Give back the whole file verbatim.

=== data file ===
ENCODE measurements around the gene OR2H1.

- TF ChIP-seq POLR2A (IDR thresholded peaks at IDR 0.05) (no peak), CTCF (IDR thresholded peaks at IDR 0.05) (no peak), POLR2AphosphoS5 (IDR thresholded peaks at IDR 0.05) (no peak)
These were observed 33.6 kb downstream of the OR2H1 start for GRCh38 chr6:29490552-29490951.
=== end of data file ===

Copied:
ENCODE measurements around the gene OR2H1.

- TF ChIP-seq POLR2A (IDR thresholded peaks at IDR 0.05) (no peak), CTCF (IDR thresholded peaks at IDR 0.05) (no peak), POLR2AphosphoS5 (IDR thresholded peaks at IDR 0.05) (no peak)
These were observed 33.6 kb downstream of the OR2H1 start for GRCh38 chr6:29490552-29490951.